To question Stoya’s claims when she initially made them on Saturday would have been sufficiently blasphemous as is. For years, women were blamed for their own assaults, told they were asking for it or could have prevented it. Too often, they still face this victim blaming. At the same time, in 2015, we are often highly hesitant to ask questions about a woman’s account of rape for fear of being called rape apologists or accused of making women relive the trauma of their assault. Now, with multiple women having come forward against Deen, it’s seen as more than enough proof of his guilt. As McDonnell wrote “the court of public opinion is not a court of law,” and ergo, due process doesn’t really matter in the former.
But it took under four day days for Deen’s guilt to cease to be the prime concern of the web. Now, we’re too busy wondering how we, women, let Deen earn his title of feminist.
Amanda Hess at Slate devotes a post to debunking the image that Deen was ever a “feminist idol.” She rightly points out that he disavowed the label “feminist” many times. She goes on to explain that “in the face of extreme erotic scarcity, women molded Deen into someone who appealed to them.”
Hess writes about how Deen’s fans formed connections over their common love for him. She recalls that one Deen fan (also known as a Deenager) told her in 2012 that, “Finding a fellow fan of your favorite performer is kinda like when you meet someone who loves your favorite band…. We always have each others’ backs.” According to Hess, “That is subversive. They are the feminist icons.”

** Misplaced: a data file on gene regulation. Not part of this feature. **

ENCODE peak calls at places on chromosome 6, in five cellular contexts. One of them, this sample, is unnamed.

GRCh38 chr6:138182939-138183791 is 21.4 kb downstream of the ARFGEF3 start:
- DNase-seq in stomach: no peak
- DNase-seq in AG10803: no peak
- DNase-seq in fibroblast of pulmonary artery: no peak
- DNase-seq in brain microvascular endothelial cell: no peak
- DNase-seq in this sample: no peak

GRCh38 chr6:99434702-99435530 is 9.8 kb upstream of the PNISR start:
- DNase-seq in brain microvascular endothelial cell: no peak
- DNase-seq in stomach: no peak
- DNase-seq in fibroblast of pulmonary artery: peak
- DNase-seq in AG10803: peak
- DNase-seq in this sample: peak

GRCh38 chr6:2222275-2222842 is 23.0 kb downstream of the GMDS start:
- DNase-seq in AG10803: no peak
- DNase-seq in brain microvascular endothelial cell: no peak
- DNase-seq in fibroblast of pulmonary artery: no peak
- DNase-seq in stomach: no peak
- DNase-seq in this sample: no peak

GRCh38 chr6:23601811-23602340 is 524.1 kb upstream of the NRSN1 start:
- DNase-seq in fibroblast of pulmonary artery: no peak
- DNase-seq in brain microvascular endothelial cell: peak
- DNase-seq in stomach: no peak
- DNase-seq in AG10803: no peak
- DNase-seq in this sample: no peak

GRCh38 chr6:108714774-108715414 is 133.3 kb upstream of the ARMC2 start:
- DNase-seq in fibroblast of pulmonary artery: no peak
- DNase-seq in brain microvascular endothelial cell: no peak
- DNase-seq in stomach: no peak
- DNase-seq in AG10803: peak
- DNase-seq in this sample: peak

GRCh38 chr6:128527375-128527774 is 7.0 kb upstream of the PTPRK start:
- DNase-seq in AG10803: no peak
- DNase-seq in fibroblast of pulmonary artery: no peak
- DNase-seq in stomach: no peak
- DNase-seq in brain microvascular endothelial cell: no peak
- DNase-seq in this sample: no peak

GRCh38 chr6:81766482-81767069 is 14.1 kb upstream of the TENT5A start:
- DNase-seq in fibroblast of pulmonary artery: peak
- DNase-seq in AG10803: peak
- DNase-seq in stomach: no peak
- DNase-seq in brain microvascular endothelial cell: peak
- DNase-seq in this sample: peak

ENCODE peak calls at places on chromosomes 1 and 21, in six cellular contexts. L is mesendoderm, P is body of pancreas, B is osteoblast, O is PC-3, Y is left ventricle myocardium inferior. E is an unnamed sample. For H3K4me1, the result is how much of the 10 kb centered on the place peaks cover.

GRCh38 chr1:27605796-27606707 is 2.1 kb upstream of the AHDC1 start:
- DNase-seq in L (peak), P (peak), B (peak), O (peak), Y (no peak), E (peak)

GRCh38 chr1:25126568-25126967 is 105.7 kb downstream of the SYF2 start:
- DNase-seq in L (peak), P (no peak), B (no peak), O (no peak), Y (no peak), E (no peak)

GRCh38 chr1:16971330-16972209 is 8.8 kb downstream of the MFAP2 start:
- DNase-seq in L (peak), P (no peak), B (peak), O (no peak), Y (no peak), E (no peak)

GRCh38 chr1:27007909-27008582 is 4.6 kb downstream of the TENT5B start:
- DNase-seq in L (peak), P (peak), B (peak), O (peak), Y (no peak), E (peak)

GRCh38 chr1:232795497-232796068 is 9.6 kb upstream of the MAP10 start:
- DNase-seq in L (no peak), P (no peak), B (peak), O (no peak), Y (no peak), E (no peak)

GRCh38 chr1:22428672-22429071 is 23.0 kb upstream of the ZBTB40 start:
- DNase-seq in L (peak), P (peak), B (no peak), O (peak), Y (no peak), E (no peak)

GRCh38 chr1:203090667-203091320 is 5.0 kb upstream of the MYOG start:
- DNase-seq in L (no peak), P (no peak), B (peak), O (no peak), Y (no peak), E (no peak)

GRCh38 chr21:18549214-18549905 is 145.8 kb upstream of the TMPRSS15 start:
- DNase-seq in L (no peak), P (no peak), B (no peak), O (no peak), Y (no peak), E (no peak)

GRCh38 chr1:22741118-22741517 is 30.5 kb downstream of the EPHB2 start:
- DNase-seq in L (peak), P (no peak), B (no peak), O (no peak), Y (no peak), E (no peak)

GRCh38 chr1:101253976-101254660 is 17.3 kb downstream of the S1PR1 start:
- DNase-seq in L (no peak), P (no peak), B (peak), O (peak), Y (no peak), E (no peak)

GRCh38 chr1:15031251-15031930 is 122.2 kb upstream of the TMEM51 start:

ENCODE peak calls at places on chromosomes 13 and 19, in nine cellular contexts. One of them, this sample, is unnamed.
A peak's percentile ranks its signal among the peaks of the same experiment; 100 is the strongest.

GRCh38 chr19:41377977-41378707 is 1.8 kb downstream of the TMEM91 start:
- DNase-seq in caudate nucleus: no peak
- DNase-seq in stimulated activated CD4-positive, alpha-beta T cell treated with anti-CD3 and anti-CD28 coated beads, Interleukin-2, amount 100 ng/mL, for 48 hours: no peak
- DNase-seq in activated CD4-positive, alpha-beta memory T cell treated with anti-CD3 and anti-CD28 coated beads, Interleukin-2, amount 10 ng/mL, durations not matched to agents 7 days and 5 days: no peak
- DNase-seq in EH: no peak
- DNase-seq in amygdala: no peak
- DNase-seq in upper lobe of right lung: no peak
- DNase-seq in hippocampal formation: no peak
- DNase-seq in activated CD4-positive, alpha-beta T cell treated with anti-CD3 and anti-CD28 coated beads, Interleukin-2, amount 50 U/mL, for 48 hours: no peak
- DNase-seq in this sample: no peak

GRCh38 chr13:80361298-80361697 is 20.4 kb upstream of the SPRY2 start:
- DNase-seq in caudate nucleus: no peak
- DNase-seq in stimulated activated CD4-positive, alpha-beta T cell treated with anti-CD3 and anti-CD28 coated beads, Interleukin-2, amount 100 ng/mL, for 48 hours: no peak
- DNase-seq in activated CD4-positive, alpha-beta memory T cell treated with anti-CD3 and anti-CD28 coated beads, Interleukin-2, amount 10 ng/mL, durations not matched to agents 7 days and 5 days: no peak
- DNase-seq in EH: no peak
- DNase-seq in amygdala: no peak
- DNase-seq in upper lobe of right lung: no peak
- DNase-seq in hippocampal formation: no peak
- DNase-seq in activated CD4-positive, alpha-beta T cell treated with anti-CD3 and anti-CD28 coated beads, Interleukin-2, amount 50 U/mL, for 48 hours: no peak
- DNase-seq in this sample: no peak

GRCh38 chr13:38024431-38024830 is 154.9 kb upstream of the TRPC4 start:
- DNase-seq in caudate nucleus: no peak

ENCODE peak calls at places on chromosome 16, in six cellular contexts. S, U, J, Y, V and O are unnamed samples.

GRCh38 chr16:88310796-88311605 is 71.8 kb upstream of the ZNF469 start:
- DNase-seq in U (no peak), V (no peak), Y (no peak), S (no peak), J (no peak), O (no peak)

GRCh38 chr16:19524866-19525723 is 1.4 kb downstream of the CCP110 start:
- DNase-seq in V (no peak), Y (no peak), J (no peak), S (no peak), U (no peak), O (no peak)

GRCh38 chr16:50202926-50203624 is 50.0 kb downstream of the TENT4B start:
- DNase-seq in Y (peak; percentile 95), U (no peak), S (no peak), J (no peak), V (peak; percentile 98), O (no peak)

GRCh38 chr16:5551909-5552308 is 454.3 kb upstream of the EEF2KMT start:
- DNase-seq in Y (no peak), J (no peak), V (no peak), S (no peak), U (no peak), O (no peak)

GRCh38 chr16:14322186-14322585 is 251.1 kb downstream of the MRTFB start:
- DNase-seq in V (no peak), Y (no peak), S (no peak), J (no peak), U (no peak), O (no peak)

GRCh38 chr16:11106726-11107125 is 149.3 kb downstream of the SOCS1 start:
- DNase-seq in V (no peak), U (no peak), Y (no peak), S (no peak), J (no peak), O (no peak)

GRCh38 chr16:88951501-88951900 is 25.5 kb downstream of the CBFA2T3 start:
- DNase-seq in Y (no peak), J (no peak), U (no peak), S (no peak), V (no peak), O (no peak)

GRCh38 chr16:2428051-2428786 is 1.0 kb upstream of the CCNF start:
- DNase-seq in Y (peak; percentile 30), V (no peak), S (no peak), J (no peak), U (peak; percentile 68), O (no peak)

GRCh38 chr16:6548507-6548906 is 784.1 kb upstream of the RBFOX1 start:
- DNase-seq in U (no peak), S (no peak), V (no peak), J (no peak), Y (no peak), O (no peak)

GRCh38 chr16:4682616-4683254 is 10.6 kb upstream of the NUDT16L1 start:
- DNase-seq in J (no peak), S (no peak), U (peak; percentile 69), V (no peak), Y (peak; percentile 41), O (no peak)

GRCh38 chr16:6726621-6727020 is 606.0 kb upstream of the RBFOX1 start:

I understand wanting to rightfully disprove Deen’s image as a feminist, but are we really turning this into something where we congratulate ourselves for finding a way to bond over mutual spankbank fodder?
Ann Friedman at New York also wrote about the Deen rape allegations and his feminist accolades, but used it to highlight that “women are desperate for prominent, positive male-feminist examples.” She pointed to Jon Stewart as another man who sometimes talks the talk of feminism but doesn’t walk the walk in his reported failure to hire more female writers (to her credit, Friedman makes it clear that “there is a huge difference between not hiring women and assaulting them”).
I’m not sure how we got to this point of making the James Deen rape allegation about us.
Perhaps, it’s because it’s an easier debate to have than one about sexual consent or how we respond to claims of sexual assault. It’s easier to focus on chastising or absolving ourselves for once crushing on a man who may very well be a rapist than to think too hard about the actual accusations made, the women who say they’ve been hurt.
Maybe a few more think pieces will come up with the answer. But I doubt it — and I certainly don’t think they will help any of the victims.
Emily Shire is a writer at The Daily Beast